We have also seen developments in approaches acting at the level of gene expression rather than at the level of genes themselves. RNA interference – the introduction of certain types of RNA – has now been used successfully to ‘silence’ mutated genes in humans to treat disease.
In summary, the breadth of gene therapy has continuously been expanding beyond simply ‘replacing bad genes with good genes’, and we are now seeing the fruits of these innovations.
Safety has been a major concern in the field of gene therapy since its inception, resulting in tighter control by regulatory authorities. By its nature, gene therapy has long lasting consequences that are challenging to reverse. Techniques that involve making changes to the genetic code risk off-target action – that is to say, they may alter the sequence of genes besides the target gene, which could lead to the development of cancer. A bigger problem, at least in the earlier days of gene therapy, was the risk of severe immune reactions against the treatment. This is what lead to the death of Jesse Gelsinger in 1999.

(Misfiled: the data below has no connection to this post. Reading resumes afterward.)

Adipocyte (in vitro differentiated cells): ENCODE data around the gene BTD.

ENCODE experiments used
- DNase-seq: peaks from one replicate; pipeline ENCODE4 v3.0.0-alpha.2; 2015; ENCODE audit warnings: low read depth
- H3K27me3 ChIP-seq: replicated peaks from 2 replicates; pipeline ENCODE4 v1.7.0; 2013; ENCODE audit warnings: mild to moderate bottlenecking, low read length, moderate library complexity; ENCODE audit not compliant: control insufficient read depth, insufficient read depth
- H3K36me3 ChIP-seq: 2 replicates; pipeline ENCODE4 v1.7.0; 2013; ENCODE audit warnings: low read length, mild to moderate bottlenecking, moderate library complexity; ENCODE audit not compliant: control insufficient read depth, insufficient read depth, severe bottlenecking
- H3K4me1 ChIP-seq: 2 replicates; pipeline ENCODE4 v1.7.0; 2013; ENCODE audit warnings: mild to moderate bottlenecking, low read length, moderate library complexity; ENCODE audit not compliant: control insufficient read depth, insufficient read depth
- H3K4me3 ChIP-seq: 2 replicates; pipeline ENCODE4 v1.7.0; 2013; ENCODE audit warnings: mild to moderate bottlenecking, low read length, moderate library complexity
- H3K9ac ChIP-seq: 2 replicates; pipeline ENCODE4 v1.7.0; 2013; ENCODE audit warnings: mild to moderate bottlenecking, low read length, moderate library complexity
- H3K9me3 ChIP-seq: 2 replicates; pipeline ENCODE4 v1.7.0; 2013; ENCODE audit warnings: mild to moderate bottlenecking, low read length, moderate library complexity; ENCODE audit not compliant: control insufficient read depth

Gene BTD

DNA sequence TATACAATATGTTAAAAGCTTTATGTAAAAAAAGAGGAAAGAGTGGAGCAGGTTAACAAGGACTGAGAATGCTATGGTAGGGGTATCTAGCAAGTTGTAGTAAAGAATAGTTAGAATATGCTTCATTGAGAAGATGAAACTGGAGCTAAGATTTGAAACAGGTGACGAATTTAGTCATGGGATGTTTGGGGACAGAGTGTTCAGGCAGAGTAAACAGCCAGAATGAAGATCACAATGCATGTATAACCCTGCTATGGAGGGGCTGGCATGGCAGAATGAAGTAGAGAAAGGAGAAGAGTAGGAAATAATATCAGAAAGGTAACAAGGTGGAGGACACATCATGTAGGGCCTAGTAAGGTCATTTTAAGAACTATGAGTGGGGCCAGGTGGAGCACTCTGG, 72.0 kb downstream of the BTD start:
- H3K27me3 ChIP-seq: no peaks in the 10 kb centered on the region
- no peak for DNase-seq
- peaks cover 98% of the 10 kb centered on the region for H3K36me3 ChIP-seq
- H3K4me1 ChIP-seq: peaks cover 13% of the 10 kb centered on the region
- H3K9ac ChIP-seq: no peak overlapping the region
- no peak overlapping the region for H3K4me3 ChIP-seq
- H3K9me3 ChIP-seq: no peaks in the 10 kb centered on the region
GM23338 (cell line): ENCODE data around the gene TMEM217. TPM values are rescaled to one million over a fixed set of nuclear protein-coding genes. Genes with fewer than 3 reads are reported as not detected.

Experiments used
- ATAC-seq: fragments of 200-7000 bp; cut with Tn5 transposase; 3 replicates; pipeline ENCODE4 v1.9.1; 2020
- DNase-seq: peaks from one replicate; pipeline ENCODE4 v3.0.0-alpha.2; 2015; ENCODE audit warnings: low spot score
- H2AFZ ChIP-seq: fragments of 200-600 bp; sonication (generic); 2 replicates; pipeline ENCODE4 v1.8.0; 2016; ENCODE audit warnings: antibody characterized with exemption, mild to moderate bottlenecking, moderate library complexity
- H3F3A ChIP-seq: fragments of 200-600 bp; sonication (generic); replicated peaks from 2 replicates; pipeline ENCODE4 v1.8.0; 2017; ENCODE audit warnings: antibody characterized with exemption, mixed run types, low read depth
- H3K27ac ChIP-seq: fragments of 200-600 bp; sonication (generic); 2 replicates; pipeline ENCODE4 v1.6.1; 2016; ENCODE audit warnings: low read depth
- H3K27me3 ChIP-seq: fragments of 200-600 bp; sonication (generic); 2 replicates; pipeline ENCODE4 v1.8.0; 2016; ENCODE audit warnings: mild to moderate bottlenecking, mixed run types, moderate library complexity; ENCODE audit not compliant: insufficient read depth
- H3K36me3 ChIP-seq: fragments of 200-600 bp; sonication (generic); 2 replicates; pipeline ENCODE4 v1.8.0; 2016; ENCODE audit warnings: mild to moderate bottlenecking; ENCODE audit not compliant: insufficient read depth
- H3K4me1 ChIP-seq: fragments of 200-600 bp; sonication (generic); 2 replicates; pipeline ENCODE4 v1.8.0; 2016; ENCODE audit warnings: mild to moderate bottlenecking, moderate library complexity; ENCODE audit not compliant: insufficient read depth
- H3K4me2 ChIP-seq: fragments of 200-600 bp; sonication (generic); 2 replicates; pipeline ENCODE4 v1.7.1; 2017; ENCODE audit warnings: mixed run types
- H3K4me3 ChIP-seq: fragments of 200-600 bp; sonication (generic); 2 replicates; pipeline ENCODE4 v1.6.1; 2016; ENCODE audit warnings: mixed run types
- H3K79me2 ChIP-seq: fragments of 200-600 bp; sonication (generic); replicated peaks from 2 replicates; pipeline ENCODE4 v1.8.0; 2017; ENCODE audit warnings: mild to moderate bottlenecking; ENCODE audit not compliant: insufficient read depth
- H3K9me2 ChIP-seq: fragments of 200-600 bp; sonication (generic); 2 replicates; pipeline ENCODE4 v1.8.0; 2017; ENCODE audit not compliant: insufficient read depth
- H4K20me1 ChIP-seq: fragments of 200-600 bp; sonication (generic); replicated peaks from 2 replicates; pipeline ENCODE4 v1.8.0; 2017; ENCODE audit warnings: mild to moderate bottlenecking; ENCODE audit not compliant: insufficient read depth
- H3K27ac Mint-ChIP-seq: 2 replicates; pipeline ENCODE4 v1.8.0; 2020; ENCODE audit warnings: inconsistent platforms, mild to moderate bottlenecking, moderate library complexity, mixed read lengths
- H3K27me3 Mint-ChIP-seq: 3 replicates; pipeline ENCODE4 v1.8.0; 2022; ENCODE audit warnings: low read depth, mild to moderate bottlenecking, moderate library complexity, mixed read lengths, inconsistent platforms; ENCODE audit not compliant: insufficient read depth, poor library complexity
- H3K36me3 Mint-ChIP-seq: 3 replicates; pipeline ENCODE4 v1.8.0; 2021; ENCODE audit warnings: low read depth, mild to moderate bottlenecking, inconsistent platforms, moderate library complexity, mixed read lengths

Innovations in the field of gene therapy since then have largely eliminated these concerns. This lead to the 2018 announcement that gene therapies no longer required review by US National Institutes of Health (NIH) advisory committee on recombinant DNA. The NIH director wrote:
There is no longer sufficient evidence to claim that the risks of gene therapy are entirely unique and unpredictable – or that the field still requires special oversight that falls outside our existing framework for ensuring safety.
In other words, gene therapy is being viewed less and less as a ‘special case’ that requires additional oversight when it comes to safety, and this has surely allowed research and clinical trials to progress more rapidly.